The Story of the Tortoise and Lady Mary.
THE blessed Mary, great and glorious as she is--she must not take it amiss--was one day too lazy to go out on behalf of her son to distribute his gifts among the children of the village. So when she left the house with the loaves of bread, some cake, and other gifts which she was to distribute, under her arm, she met the tortoise.
"Good morning," said the one. "Welcome, daughter," said the other. St. Mary said, "Prithee, auntie, just give this bread as alms for souls to the boys of the village."
"That is not much, my daughter, I will willingly do it," and taking the bread under her arms, there she went crawling along until she came to the boys.
The tortoise had scarcely left her, when St. Mary bethought herself that it might have been better if she herself had given the alms away, and not sent them through a stranger. So without more ado she followed the way the tortoise had gone, and came to the school.
What did she see there? Auntie tortoise performed her deed as she had promised, and going from boy to boy gave everyone a bit. But when at last she came to the youngest, who was her own child, she took out the cake and gave it to him. "I should like to know," said St. Mary, "how it happened that the last piece to be given away was a cake?"
"Well, daughter, or rather mother, I had kept the cake for the most beautiful child, and I could not find anyone more beautiful than mine." St. Mary, who had heard many things, when she heard this, could not help laughing aloud.
When she stopped laughing she was rather sorry, for why should she have laughed so loud? She said, "Verily, there is nothing more beautiful in the eyes of a mother than her own child."
Her beautiful face grew sad, and in order that her laughter should not bewitch the little tortoise--as if struck by the evil eye for being praised as beautiful--she spat out upon the ground, and out of the spittle there grew the silkworm. St. Mary blessed it and said, "Thou shalt live upon green leaves, and thou shalt draw out fine silk threads" (like the thread of the spittle). It is therefore forbidden to say anything evil of the silkworm, or to touch it whilst it is spinning the cocoon, for no sooner is an evil word spoken or the worm touched, than it stops drawing the silk.
The variant from the Balkans is as follows:
When Jesus went up to Golgotha, the Virgin Mother followed, crying. There she saw in the procession also a tortoise, and she could not help laughing. She then reproached herself, and said, "O evil mouth, thou art only good for worms." There and then she spat on the ground in disgust, and worms came out of the spittle. But having come from a holy mouth the worms which grew out of the spittle became the silkworms, which have remained so to this very day.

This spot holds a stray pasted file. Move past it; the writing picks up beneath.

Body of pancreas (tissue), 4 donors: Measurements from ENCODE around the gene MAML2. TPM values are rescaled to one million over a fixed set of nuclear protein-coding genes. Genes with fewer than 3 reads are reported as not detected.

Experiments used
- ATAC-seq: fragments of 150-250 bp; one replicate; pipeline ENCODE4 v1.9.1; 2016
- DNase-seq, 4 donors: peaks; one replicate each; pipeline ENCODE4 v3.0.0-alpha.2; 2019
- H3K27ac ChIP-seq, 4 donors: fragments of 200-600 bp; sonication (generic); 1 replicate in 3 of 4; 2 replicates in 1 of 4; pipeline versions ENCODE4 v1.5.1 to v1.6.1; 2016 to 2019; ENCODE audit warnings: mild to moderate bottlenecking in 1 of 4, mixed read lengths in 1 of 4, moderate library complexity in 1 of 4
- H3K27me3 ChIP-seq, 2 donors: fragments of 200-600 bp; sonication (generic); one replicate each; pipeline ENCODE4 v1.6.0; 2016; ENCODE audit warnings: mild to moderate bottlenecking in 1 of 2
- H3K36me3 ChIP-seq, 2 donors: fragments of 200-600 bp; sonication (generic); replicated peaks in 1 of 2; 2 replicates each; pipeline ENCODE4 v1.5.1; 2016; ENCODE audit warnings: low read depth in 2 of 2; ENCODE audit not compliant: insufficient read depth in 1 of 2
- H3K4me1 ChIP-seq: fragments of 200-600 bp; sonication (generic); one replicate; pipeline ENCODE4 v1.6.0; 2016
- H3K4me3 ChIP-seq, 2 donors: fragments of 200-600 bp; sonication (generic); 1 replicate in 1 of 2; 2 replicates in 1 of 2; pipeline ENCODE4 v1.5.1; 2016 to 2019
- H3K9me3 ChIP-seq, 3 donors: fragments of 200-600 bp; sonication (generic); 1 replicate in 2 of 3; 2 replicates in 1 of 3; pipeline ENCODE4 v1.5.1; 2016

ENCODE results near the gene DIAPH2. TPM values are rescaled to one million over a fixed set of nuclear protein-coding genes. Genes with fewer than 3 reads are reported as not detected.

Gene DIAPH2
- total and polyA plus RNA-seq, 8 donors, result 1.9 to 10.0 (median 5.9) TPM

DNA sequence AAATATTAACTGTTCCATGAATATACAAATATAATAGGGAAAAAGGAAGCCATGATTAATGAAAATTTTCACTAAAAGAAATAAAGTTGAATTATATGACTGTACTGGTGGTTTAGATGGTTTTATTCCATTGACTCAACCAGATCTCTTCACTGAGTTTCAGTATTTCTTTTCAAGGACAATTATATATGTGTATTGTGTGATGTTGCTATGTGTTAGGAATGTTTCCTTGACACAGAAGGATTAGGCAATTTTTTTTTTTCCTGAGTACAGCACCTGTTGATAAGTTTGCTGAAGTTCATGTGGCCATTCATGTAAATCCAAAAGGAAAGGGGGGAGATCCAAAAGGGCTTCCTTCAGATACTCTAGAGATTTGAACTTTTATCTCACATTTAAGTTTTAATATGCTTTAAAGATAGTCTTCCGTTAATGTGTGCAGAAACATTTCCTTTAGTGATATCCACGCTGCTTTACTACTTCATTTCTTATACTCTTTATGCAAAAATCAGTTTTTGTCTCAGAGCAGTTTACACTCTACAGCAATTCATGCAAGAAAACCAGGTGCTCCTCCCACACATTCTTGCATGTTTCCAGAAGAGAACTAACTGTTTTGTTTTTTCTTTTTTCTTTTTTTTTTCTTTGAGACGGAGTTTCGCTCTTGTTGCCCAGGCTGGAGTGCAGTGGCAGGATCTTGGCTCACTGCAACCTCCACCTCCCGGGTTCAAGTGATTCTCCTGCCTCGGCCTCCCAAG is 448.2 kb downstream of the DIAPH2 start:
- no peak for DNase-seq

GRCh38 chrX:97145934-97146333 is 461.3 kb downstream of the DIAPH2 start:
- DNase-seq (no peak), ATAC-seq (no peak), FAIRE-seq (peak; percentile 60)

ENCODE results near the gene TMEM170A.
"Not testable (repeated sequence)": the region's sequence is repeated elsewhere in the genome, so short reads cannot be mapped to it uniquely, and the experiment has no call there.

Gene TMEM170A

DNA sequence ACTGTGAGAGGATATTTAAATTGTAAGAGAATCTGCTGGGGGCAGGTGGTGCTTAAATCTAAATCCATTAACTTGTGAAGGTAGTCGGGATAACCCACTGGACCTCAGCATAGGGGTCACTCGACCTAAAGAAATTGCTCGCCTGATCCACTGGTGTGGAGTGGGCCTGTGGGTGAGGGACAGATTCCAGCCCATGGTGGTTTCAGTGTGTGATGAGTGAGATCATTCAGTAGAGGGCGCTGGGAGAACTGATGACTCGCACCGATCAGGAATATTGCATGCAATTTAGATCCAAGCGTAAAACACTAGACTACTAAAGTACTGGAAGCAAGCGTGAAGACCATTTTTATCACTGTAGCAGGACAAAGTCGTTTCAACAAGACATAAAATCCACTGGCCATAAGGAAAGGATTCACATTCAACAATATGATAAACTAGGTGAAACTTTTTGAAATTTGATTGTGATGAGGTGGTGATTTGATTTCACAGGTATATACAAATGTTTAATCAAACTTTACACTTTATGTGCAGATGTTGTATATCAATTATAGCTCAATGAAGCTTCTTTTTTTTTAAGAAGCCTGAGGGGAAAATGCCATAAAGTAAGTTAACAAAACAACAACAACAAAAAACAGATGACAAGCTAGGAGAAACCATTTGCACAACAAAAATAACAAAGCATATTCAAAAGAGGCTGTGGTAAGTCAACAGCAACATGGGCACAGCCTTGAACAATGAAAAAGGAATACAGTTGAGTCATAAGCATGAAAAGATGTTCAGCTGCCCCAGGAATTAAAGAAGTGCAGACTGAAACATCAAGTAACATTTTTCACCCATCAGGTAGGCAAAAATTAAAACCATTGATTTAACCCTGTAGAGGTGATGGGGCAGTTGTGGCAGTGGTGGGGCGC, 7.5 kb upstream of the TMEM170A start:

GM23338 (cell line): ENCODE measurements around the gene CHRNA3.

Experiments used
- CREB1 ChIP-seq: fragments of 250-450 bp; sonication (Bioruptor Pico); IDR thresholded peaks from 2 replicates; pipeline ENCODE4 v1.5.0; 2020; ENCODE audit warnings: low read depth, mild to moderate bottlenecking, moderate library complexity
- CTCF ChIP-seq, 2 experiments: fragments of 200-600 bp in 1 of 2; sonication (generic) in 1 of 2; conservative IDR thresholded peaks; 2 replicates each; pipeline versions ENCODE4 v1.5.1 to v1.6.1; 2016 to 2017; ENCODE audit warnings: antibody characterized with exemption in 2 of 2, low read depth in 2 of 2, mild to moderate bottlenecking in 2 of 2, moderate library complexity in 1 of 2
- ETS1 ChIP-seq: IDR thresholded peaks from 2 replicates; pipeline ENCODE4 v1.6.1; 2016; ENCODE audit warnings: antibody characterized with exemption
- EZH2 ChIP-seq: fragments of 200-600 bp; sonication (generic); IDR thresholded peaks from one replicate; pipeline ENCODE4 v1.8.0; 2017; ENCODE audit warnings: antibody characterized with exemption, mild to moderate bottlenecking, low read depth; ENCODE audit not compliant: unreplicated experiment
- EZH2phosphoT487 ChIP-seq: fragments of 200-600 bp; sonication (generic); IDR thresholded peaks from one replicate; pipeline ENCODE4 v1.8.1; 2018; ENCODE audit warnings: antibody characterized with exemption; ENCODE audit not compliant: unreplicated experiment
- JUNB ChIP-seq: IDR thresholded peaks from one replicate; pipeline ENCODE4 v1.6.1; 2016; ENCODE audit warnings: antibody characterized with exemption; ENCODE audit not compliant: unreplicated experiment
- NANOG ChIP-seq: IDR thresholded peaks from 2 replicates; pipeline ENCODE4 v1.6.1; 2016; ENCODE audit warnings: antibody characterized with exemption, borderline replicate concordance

A peculiar variant in which, however, the second part--the origin of the silkworm--is omitted, is found among the Kutzovlachs of Macedonia as "The Story of St. Mary and the Tortoise."
Once upon a time the Virgin Mary sat sadly at the door of the school, waiting for her son, who was learning within, to come out so that she might give him a piece of cake which she had brought with her. Whilst she was sitting there she said to herself, "I will wait and see whether all the creatures recognise my son to be the most beautiful child in the world."
A tortoise just then came along. In order to put her to the test, St. Mary said to her, "Would you like to give this cake to the most beautiful child here in this school?"
"Willingly," replied the tortoise, and taking the cake she went into the school room. It so happened then that her own child was also among the pupils. She went straight up to it, and without a moment's hesitation gave it the cake destined for the most beautiful child in the school. When St. Mary saw what the tortoise had done, instead of being angry she laughed heartily, and said to her:
"Thou hast acted as every mother would act, for to a mother no one could be more beautiful than her own child. And because thou hast driven away my sadness, the finest and softest grass shall henceforth be thy food, and when thou diest thy bones shall not rot away."
And so it has remained to this very day, and the shell of the tortoise remains sound.